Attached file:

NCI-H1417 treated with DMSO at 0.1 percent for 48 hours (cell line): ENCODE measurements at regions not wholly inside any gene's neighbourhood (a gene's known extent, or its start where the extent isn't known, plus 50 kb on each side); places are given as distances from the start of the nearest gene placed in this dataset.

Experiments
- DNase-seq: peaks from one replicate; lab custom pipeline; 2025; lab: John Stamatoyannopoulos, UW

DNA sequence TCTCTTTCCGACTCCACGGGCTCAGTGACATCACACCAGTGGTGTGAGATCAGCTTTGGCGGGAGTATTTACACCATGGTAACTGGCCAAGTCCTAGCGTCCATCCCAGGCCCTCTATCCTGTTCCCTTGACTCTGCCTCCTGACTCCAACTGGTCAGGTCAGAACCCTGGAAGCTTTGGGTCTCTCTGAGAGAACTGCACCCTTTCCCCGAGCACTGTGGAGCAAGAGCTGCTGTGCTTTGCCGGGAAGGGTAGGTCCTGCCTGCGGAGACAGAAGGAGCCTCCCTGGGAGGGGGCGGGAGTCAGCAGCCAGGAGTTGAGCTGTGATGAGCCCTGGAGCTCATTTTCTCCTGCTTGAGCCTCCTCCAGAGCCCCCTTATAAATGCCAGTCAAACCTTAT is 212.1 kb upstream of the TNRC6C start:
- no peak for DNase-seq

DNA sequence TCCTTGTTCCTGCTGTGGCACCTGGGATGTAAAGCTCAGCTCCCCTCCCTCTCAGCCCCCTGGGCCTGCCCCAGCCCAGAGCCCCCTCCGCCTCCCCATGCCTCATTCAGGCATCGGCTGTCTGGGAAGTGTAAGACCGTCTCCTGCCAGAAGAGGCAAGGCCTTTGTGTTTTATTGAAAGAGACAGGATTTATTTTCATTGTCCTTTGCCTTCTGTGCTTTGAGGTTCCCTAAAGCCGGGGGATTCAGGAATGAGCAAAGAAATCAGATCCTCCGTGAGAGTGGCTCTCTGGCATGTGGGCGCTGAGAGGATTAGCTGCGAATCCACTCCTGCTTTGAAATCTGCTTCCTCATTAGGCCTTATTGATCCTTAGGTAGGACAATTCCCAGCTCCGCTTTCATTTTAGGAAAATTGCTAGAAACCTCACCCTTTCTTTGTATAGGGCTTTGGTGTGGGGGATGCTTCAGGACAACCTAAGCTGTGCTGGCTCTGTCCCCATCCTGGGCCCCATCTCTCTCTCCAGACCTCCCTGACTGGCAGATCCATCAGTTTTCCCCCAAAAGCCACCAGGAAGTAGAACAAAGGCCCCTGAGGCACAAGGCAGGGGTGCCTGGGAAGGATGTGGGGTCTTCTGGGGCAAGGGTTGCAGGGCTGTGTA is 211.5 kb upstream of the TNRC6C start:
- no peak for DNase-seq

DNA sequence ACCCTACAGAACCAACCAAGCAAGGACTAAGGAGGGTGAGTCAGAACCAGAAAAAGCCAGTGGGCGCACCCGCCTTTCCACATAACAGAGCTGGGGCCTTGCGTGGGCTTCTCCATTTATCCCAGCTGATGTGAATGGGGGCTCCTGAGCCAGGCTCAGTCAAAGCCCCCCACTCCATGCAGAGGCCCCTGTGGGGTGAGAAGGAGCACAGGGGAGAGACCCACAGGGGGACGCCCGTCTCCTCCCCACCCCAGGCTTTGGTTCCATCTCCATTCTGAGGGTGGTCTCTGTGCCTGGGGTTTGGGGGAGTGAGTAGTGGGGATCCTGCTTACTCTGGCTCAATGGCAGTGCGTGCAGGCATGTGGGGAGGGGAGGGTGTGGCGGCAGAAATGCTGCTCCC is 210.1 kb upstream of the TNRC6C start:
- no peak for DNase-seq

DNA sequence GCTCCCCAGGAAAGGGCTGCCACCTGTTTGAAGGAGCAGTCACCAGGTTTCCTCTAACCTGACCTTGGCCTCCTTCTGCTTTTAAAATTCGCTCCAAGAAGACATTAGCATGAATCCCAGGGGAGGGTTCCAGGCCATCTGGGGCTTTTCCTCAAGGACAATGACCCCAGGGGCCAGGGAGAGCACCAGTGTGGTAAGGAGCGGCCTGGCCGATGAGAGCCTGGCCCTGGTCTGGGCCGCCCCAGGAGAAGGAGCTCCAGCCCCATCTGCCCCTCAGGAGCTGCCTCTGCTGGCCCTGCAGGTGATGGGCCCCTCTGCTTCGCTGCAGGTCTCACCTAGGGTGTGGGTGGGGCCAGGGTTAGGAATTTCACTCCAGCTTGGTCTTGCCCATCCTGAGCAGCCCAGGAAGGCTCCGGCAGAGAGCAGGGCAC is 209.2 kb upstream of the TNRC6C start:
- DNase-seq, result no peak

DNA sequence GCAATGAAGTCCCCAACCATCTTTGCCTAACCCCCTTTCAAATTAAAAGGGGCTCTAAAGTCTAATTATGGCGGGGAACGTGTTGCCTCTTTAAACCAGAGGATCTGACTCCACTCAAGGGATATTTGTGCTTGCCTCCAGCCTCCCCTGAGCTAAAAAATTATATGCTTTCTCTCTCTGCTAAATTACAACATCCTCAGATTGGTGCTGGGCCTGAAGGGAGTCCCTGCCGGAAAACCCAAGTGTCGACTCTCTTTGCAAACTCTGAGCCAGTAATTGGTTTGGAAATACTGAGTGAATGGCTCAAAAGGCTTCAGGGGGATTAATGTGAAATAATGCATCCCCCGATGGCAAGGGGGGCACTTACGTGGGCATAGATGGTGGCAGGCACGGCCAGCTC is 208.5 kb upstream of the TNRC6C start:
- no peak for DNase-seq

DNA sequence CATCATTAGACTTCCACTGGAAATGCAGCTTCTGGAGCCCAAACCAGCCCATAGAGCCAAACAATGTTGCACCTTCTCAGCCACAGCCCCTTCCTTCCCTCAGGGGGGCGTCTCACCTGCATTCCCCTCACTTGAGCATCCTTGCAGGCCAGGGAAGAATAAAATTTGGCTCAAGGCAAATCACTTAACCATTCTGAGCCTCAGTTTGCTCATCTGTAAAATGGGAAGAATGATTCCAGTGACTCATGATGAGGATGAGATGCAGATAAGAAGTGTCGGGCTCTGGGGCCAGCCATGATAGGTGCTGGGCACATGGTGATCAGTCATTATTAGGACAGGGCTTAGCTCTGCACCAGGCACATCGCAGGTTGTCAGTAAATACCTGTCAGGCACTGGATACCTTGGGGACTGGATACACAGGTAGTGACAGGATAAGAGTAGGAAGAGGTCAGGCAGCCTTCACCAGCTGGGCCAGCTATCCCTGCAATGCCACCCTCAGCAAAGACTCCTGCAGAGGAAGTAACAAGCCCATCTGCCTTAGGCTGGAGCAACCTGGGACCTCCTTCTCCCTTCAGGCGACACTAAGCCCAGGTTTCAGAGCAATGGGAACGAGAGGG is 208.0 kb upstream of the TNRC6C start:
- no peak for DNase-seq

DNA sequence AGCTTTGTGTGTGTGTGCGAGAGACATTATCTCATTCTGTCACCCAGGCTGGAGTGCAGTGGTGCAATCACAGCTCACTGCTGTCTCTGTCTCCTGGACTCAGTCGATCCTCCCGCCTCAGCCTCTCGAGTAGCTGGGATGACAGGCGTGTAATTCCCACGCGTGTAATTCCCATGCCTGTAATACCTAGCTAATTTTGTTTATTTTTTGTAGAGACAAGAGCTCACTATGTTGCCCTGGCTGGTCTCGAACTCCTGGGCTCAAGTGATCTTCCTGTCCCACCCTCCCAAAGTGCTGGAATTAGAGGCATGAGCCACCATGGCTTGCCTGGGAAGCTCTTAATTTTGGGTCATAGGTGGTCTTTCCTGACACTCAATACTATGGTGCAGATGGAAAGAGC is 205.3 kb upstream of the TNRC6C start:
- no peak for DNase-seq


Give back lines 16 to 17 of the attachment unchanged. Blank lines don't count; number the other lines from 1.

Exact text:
DNA sequence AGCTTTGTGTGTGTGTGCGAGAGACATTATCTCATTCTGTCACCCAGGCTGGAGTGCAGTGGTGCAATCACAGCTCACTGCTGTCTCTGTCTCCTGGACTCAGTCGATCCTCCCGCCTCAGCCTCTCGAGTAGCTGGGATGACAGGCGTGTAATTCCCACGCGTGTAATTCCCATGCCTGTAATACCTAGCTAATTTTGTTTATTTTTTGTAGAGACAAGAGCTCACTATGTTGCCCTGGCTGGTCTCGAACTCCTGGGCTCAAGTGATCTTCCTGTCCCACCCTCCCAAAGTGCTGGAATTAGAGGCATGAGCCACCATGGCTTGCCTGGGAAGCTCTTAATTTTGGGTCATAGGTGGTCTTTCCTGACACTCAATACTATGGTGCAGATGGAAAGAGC is 205.3 kb upstream of the TNRC6C start:
- no peak for DNase-seq